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Sometimes the best way to explore a new destination is to venture off the beaten track.
When visiting the island of Sicily in southern Italy, it’s easy to spend your time in the main cities such as Palermo or Catania, but why not discover some of the island’s hidden gems instead?
We dreamed a little and found the best ways to get off the tourist trail in Sicily. From exploring ancient towns to marveling at stunning Baroque architecture, or taking a dip in crystal clear waters on the island’s rugged coastline – there is a corner of Sicily for everyone.
We hope you find some inspiration in our Sicily off the beaten track feature.
Mozia is a beautiful island located just off the Sicilian mainland. Mozia is packed with ancient history dating back to the Phoenician times and it’s known as a top archaeological spot, once the most important Phoenician settlement in the Mediterranean.
On the island you can explore the ruins, providing a very rare glimpse into one of the settlements of the Phoenicians. Be sure to head to the Mozia museum to find out more about the Mozia structures.
Cefalu is a picturesque fishing village and is a great day trip from Palermo. The village sits on a hill slope that leads to the sea—a great place for hiking and soaking in the breathtaking views from the viewpoints above the town.
It’s known for its Norman castle, an impressive 12th-century fortress filled with Byzantine mosaics. If you want to relax, head to the nearby beaches of Mazzaforno or Settefrati, encompassed by crystal clear waters.
Enna in one of Sicily’s best-kept secrets. The city, which lies in central Sicily, is rarely visited by tourists, as most prefer to focus on the coastline or larger towns.
It’s a truly wonderful setting, situated 3083 feet above sea level and filled with rolling green hills and tiny clusters of houses. From Enna you can see views of the mighty Mount Etna volcano, towering over the island.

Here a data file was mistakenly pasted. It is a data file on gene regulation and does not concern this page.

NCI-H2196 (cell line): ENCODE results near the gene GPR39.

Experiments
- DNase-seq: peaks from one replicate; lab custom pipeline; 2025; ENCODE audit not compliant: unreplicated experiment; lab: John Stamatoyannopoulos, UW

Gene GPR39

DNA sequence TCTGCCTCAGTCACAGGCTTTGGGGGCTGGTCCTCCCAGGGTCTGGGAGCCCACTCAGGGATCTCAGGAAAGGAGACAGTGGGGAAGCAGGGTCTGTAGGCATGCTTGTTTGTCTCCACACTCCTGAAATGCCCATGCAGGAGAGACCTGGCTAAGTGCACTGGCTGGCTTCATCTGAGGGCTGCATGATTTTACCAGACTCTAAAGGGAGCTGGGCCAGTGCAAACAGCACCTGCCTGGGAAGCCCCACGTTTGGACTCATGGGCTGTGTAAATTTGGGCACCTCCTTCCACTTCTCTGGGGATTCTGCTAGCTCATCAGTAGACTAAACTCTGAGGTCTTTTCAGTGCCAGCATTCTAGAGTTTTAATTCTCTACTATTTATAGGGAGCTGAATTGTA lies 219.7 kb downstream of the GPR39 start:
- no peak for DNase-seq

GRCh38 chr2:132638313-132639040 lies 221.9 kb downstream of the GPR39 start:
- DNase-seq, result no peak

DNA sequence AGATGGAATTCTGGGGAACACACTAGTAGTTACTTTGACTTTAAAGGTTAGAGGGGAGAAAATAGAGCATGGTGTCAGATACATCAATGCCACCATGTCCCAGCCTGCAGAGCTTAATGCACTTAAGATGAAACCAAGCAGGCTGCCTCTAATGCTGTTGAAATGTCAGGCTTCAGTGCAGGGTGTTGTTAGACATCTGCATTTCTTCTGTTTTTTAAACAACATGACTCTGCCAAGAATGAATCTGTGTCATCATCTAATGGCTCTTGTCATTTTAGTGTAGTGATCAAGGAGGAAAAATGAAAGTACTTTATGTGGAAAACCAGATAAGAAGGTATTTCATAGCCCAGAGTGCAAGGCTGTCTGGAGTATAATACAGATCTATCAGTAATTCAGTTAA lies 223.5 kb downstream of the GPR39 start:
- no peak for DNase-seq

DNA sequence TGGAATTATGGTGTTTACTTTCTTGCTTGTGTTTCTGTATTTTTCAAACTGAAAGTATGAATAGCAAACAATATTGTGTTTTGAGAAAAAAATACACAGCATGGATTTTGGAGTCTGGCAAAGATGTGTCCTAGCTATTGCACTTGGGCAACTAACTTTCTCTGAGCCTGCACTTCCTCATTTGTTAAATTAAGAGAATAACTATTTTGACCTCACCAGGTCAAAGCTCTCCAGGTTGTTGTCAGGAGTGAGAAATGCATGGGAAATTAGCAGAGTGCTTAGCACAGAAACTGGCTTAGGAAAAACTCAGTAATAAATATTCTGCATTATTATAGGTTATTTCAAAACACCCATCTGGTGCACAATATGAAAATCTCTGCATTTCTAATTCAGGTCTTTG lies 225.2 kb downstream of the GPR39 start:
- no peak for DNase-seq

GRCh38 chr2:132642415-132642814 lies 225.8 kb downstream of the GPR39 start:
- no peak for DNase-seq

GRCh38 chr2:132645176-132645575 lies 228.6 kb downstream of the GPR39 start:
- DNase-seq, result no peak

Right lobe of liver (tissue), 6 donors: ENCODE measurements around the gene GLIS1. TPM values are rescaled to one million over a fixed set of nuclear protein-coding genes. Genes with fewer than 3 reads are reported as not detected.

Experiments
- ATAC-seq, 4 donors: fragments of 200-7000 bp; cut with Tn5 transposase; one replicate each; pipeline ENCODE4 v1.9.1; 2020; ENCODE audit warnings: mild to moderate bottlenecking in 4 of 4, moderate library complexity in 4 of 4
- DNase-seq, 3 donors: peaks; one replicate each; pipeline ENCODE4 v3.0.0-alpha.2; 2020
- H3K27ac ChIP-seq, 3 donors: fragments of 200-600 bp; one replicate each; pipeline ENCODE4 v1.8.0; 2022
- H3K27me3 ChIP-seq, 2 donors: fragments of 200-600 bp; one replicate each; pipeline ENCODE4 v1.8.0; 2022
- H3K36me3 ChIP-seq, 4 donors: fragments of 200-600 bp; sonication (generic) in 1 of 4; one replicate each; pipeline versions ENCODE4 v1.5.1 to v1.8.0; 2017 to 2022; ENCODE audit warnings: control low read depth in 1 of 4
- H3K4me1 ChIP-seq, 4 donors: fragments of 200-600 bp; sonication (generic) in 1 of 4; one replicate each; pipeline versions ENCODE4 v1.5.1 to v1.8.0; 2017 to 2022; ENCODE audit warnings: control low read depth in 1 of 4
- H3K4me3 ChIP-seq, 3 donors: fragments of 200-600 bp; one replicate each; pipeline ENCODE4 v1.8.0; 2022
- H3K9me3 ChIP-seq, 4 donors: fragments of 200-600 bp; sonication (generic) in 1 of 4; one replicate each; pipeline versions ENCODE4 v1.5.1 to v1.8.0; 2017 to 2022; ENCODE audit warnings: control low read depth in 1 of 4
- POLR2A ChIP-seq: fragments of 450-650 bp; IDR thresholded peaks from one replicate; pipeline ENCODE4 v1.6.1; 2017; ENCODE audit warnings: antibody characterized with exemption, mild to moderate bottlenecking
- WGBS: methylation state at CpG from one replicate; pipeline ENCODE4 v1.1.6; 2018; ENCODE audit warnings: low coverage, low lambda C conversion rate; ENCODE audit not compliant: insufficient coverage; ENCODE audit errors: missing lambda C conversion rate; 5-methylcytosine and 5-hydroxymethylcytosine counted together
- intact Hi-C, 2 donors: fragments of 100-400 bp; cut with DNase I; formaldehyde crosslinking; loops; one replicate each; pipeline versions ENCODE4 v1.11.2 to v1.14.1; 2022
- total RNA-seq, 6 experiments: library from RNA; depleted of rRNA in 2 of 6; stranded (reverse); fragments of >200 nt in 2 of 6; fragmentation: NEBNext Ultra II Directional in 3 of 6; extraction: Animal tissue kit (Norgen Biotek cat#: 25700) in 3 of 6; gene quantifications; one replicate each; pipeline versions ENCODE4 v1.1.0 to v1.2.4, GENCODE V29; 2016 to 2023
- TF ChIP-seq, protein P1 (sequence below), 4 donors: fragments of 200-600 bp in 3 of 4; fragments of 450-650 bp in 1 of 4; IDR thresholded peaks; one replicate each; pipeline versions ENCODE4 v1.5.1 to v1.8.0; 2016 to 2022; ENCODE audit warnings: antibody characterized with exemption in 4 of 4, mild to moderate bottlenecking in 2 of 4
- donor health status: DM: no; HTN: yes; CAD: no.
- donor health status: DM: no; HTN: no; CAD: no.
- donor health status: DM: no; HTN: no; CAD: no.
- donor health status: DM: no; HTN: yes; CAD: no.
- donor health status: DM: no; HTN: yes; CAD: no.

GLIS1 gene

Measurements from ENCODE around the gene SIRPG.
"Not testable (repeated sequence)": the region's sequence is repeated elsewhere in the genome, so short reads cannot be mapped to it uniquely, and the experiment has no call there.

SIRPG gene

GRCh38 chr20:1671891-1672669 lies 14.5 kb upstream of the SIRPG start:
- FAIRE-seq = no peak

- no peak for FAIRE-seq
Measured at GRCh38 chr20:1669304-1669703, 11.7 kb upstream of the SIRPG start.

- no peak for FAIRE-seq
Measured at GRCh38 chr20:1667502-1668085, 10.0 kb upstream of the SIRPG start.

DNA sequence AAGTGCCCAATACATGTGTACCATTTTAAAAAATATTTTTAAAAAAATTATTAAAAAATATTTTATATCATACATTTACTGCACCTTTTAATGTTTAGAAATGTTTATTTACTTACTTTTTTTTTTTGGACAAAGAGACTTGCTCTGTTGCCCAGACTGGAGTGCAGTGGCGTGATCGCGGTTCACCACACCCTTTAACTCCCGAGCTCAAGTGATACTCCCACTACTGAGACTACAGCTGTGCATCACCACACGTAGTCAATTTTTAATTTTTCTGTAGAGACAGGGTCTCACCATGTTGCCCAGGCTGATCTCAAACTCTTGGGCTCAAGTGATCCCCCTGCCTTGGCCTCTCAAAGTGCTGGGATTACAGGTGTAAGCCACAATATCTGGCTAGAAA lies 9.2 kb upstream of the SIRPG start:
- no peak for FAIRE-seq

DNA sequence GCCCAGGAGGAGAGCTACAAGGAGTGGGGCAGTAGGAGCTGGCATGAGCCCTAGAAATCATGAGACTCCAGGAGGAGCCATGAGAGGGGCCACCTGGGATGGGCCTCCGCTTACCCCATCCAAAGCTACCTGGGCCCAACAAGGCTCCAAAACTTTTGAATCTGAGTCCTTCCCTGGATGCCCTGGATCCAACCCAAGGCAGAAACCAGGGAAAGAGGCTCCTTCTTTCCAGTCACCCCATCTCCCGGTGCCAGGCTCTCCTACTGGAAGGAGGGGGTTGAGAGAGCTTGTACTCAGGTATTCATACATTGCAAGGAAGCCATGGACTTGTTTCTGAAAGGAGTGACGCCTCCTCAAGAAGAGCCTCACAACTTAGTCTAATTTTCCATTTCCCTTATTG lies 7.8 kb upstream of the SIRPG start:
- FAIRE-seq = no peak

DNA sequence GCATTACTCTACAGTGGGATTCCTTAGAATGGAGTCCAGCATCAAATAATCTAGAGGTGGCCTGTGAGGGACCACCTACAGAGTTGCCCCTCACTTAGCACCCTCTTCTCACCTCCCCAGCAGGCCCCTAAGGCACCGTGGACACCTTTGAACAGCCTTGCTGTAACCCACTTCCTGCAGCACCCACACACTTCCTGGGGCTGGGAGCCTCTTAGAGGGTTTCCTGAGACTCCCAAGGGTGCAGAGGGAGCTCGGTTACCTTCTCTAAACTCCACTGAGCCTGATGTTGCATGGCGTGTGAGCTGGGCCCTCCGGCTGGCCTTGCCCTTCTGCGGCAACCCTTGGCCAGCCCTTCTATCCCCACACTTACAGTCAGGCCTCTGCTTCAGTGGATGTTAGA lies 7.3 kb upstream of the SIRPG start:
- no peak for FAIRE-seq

Top sights to see in Enna include the Castello di Lombadia, a medieval castle (one of the largest in Italy), and the ornate Duomo cathedral, where you can observe gothic architecture at its finest.
Ortigia is a small island off the main island of Sicily, connected by a small bridge and just a short walk across the water from the city of Siracusa.
Ortigia has ruins dating back to the Ancient Greek era and is known for its crumbling houses, beautiful balconies filled with flowers, narrow medieval lanes, and Baroque architecture. Ortigia is a small island and easy to explore on foot.
Chocolate lovers rejoice! While Modica is known for its aesthetic Baroque architecture and delicious Italian food, it’s especially well-known for its chocolate recipe dating back several centuries.
The chocolate is said to be made from a secret recipe, brought to the town by the Spanish in the Medieval era, who brought with them cocoa beans stolen from the Aztecs in Central America.
The town of Erice lies on a hill 2460 feet above sea level. It’s known for its impressive Norman castle, Castello di Venere or ‘Castle of Venus’, built in the 12th-century on the site of the Temple of Venus, once a famous pilgrimage spot.
Elsewhere, the 14th-century Chiesa Matrice church has been built from stones of the ancient Temple of Venus. Visitors can also see the remains of the ancient Phoenician walls in the center of the town.
Ustica is a small, volcanic island off the North coast of Sicily, filled with beautiful, rugged coastlines and great snorkeling opportunities.
The island actually sits on the tip of an underwater volcano and is subsequently known for its volcanic, black rocky slopes. The sea surrounding the island is a marine reserve and the waters are crystal clear, drawing a crowd of local divers and snorkelers in the summer months.
It’s relatively unspoiled by tourism and is a great place to relax, explore deserted coves and check out the local marine life.
8. Ragusa Ibla
The small town of Ragusa is arguably one of the most picturesque places in Sicily. The town was severely damaged in an earthquake in the 17th century and was rebuilt in two parts.
The first part, Ragusa Ibla, was rebuilt with Baroque-style architecture and its original narrow, winding streets. The other part was built in a new style, with ordered streets.
Top things to do here include visiting the ornate Baroque church of San Giorgio and the elegant church of San Giuseppe.
Take a walk to the top of the hill for breathtaking views of the old town below, and afterward grab a wine-flavored gelato as you explore the town and its sights.
Planning a trip to Sicily?
Sicily is one of our favourite destinations in Italy, if not the world!
Sicily has classic sights – Etna, Palermo, Catania and the gorgeous seaside town of Taormina. The food is incredible – try their delicious sweets! And there is ancient history seeping out of every corner.
Here are some great books for further inspiration:
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Carmela Rodriguez is a Journalist from London. She quit the rainy UK and moved to sunny Medellin, Colombia, where she is a Content Writer for Alltherooms.com.
Her favorite travel adventures have been staying at a hostel in the middle of the Caribbean sea and riding a motorbike in Vietnam